NEW ORLEANS, May 7 (UPI) -- An engineering professor says repairs to the New Orleans levees made after Hurricane Katrina are already showing signs of serious flaws.
Robert G. Bea of the University of California at Berkeley says his recent tour turned up several areas of concern but the most troubling was erosion on a 13-mile levee by the Mississippi River Gulf Outlet, The New York Times reports.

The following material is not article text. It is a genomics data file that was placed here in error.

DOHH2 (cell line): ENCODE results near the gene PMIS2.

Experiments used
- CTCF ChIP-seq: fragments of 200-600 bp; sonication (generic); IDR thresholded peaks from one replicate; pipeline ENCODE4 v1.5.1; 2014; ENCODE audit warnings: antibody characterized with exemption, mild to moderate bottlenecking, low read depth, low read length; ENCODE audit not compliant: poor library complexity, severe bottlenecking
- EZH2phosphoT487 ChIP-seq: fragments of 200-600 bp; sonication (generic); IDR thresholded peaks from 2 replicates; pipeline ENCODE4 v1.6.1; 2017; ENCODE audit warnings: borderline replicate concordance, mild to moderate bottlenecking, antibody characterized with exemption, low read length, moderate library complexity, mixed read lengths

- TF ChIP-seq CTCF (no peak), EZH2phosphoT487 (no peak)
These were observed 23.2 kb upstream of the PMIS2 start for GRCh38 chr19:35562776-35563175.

Breaches in that levee helped channel water into New Orleans during Hurricane Katrina, devastating communities in St. Bernard Parish just east of the city.
The rapid reconstruction of the levee after Katrina was hailed as one of the U.S. Army Corps of Engineers most significant rebuilding achievements.
But Bea says the erosion furrows, or rills, he saw in March suggest the "risks are still high" that heavy storms could cause them to tear.
While Corps officials argue Bea is overstating the risk, they plan to re-inspect elements of the levee system and fix any problems they find.